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their principles; and till they do they may be justly suspected. Neither will the bare name of protestants set them right; for surely Christ requires more from us than a profession of hating popery, which a Turk or an atheist may do as well as a protestant.

If an enslaved people should recover their liberty from a tyrannical power of any sort, who could blame them for commemorating their deliverance by a day of joy and thanksgiving? And doth not the destruction of a church, a king, and three kingdoms, by the artifices, hypocrisy, and cruelty of a wicked race of soldiers and preachers, and other sons of Belial, equally require a solemn time of humiliation ? especially since the consequences of that bloody scene still continue, as I have already shown, in their effects upon us. Thus I have done with the three heads I proposed to discourse

I But before I conclude, I must give a caution to those who hear me, that they may not think I am pleading for absolute unlimited power in any one man. It is true all power is from God; and as the apostle says, “the powers that be are ordained of God;" but this is in the same sense that all we have is from God, our food and raiment, and whatever possessions we hold by lawful means. Nothing can be meant in those, or any other words of Scripture, to justify tyrannical power, or the savage cruelties of those heathen emperors who lived in the time of the apostles. And so St. Paul concludes, “ The powers that be are ordained of God :" for what? why, “for the punishment of evil-doers, and the praise, the reward of them that do well.” There is no more inward value in the greatest emperor than in the meanest of his subjects: his body is composed of the same substance, the same parts, and with the same or greater infirmities; his education is generally worse, by flattery, and idleness, and luxury, and those evil dispositions that early power is apt to give. It is therefore against common sense that his private personal interest or pleasure should be put in the balance with the safety of millions, every one of which is his equal by nature, equal in the sight of God, equally capable of salvation; and it is for their sakes, not his own, that he is entrusted with the government over them. He hath as high trust as can safely be reposed in one man; and if he discharge it as he ought, he deserves all the honor and duty that a mortal may be allowed to receive. His personal failings we have nothing to do with; and errors in government are to be imputed to his ministers in the state, To what height those errors may be suffered to proceed is not the business of this day, or this place, or of my function to determine. When oppressions grow too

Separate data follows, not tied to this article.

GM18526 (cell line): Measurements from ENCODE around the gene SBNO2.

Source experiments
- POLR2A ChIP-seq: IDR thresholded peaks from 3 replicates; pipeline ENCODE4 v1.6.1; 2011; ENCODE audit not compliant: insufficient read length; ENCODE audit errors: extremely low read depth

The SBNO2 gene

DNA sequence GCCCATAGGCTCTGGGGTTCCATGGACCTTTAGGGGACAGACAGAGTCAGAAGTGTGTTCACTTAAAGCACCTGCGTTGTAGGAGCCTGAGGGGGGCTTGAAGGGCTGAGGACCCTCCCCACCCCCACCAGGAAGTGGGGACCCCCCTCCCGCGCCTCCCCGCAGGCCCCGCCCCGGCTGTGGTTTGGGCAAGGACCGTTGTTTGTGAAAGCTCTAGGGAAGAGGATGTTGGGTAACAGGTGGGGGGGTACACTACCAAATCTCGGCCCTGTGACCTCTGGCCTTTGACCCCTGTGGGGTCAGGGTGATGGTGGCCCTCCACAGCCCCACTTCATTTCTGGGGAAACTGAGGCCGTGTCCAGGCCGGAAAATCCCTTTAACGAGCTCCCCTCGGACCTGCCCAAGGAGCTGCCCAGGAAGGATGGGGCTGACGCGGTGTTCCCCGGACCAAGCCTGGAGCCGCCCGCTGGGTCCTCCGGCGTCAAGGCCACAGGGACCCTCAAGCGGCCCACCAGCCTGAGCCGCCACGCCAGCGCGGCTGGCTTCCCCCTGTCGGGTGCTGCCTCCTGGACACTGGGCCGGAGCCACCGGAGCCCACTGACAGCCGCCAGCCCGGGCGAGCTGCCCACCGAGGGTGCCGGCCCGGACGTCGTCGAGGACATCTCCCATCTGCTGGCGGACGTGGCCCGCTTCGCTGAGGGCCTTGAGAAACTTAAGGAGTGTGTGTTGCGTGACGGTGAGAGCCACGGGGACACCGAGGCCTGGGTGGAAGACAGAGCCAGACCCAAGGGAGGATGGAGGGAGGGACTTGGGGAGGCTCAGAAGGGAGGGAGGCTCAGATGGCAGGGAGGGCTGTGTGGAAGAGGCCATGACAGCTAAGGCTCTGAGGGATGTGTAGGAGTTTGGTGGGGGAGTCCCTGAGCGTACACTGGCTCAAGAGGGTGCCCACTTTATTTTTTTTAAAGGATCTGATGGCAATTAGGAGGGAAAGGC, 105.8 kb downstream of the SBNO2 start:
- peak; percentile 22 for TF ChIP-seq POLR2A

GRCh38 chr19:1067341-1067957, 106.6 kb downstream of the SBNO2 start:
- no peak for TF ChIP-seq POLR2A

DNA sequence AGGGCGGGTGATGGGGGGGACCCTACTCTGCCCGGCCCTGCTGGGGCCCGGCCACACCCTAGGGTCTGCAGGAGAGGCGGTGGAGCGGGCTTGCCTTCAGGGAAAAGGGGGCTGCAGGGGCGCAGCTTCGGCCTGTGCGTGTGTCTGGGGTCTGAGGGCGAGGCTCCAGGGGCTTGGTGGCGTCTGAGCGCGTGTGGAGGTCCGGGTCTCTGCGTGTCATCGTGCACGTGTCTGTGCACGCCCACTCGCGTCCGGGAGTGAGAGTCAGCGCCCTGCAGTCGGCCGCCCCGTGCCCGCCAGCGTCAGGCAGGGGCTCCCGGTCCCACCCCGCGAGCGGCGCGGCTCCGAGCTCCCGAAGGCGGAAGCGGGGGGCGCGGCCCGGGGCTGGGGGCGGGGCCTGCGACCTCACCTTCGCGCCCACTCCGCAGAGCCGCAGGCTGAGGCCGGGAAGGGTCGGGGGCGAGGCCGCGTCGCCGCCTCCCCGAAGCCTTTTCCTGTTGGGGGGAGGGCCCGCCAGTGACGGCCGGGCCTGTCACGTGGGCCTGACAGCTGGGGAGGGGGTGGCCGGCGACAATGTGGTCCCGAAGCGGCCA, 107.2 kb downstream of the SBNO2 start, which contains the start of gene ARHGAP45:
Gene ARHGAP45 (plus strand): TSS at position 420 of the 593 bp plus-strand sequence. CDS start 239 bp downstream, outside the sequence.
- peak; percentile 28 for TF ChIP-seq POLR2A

great and universal to be borne, nature or necessity may find a remedy. But if a private person reasonably expects pardon upon his amendment for all faults that are not capital, it would be a hard condition indeed not to give the same allowance to a prince, who must see with other men's eyes, and hear with other men's ears, which are often wilfully blind and deaf. Such was the condition of the martyr; and is so in some degree of all other princes. Yet this we may justly say in defence of the common people in all civilized nations, that it must be a very bad government indeed where the body of the subjects will not rather choose to live in peace and obedience than take up arms on pretence of faults in the administration, unless where the vulgar are deluded by false preachers to grow fond of new visions and fancies in religion; which, managed by dexterous men for sinister ends of malice, envy, or ambition, have often made whole nations run mad. This was exactly the case in the whole progress of that great rebellion, and the murder of king Charles I. But the late revolution under the prince of Orange was occasioned by a proceeding directly contrary, the oppression and injustice there beginning from the throne: for that unhappy prince, king James II., did not only invade our laws and liberties, but would have forced a false religion upon his subjects, for which he was deservedly rejected, since there could be no other remedy found, or at least agreed on. But under the blessed martyr the deluded people would have forced many false religions, not only on their fellow-subjects, but even upon their sovereign himself, and at the same time invaded all his undoubted rights; and, because he would not comply, raised a horrid rebellion, wherein, by the permission of God, they prevailed, and put their sovereign to death like a common criminal in the face of the world.